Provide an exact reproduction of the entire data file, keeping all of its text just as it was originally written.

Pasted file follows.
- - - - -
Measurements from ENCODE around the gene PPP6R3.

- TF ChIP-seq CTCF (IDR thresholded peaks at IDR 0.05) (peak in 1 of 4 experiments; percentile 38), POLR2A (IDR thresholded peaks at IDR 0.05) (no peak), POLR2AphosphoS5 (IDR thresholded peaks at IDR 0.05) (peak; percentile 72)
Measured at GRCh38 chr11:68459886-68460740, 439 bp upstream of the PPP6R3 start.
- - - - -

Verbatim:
Measurements from ENCODE around the gene PPP6R3.

- TF ChIP-seq CTCF (IDR thresholded peaks at IDR 0.05) (peak in 1 of 4 experiments; percentile 38), POLR2A (IDR thresholded peaks at IDR 0.05) (no peak), POLR2AphosphoS5 (IDR thresholded peaks at IDR 0.05) (peak; percentile 72)
Measured at GRCh38 chr11:68459886-68460740, 439 bp upstream of the PPP6R3 start.